By my count, the British government’s new paper setting out its plans for overhauling the banking industry mentions the words “financial stability” 141 times in its 147 pages. So it comes as some surprise that the document makes no attempt to define the phrase.
The European Central Bank has long been criticised for being too cautious in its response to the financial crisis. Didn’t the inflation hawks of Frankfurt raise rates in July last year just as the credit crunch was about to reach its climax? Despite their massive injections of liquidity into the money markets, Jean-Claude Trichet and his colleagues were pilloried as timorous clones of the Bundesbank for cutting rates too slowly and refusing to follow the Fed and the Bank of England into Quantitative Easing by buying government and corporate debt.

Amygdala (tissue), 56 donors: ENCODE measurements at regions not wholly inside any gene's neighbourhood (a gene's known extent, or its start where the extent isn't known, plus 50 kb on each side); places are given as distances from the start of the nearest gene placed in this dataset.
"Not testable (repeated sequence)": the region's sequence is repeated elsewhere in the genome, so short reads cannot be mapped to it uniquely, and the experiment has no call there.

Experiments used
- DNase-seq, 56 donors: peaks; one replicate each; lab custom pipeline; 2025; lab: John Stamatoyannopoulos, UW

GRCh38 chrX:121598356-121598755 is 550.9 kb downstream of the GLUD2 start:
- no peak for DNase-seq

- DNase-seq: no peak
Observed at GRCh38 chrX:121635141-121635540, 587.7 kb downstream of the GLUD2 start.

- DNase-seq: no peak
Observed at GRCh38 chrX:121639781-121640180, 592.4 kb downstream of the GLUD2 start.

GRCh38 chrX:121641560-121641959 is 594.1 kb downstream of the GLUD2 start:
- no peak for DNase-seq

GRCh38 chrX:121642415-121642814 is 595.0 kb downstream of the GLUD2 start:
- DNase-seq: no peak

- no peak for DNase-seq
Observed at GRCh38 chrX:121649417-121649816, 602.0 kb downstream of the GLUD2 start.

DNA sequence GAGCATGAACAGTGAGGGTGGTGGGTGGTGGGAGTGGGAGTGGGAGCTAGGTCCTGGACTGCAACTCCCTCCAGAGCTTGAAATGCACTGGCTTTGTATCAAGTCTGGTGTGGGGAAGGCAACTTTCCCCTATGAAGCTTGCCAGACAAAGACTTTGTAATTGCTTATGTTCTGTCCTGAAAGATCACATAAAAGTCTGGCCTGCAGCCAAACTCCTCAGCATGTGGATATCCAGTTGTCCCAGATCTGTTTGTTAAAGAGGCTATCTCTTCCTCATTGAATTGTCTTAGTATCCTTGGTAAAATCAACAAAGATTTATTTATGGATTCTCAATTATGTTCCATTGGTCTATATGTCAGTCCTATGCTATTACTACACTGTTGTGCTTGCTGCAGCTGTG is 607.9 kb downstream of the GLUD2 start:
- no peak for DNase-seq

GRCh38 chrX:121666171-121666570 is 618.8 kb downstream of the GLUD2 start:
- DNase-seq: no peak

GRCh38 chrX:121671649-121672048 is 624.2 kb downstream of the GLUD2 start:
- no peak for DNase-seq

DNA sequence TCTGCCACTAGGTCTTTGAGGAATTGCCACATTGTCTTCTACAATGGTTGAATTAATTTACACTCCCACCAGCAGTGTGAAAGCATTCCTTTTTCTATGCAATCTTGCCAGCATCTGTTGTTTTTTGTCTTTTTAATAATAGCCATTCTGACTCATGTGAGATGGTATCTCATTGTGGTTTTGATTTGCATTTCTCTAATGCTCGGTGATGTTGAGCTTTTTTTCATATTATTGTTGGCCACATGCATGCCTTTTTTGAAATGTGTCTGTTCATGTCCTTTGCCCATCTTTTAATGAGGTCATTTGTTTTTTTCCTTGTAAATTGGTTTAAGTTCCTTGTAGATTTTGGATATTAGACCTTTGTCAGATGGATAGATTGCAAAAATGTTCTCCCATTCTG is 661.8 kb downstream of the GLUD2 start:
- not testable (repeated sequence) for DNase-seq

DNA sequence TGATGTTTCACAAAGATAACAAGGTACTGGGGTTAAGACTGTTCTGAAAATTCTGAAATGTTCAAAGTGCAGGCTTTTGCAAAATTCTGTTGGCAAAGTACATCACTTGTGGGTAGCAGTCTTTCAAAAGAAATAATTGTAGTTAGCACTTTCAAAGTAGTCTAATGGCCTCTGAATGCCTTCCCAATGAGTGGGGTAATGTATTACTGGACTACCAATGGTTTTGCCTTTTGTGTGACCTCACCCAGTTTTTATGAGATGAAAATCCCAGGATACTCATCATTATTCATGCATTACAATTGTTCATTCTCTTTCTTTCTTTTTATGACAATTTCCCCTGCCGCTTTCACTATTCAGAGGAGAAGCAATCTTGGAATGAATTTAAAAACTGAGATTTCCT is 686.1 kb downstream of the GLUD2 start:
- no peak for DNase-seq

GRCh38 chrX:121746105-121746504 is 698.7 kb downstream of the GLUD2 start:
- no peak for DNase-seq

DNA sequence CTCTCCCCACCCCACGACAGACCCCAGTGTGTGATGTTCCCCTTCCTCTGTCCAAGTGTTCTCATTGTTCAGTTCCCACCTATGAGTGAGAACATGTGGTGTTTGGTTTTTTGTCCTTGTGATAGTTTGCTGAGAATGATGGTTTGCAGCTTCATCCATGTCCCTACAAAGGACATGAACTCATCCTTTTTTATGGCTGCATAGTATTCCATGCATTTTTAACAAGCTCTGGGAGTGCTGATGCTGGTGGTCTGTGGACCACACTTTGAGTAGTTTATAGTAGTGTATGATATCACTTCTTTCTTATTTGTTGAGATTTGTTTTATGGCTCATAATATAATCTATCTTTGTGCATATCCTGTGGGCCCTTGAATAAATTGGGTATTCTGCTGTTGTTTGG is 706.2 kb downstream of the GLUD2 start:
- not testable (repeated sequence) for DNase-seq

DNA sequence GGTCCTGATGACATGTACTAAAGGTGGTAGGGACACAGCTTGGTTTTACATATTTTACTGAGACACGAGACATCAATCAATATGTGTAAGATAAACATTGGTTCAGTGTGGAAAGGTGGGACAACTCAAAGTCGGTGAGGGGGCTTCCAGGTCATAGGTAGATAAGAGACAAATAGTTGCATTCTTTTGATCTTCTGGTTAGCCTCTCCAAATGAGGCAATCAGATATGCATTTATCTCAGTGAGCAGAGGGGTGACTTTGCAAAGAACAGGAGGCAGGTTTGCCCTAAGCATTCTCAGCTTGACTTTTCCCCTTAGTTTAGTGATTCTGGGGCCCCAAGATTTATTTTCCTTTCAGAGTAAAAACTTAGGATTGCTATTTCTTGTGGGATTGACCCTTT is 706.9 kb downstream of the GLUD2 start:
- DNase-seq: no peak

Did Mervyn King miss his true vocation? Last night he compared the Bank of England to a church – with the Governor as the priest – as he took to the Mansion House pulpit to pour a rhetorical bucket of cold water over guests at the Lord Mayor’s banquet.
from Neil Collins:
You may not have heard of Adam Posen, but you hadn't heard of David "Danny" Blanchflower before the banking crisis. Posen is Blanchflower's replacement on the Bank of England's Monetary Policy Committee and, boy, does he have some strong views. Here he is before the US Congress three months ago, with some modest proposals.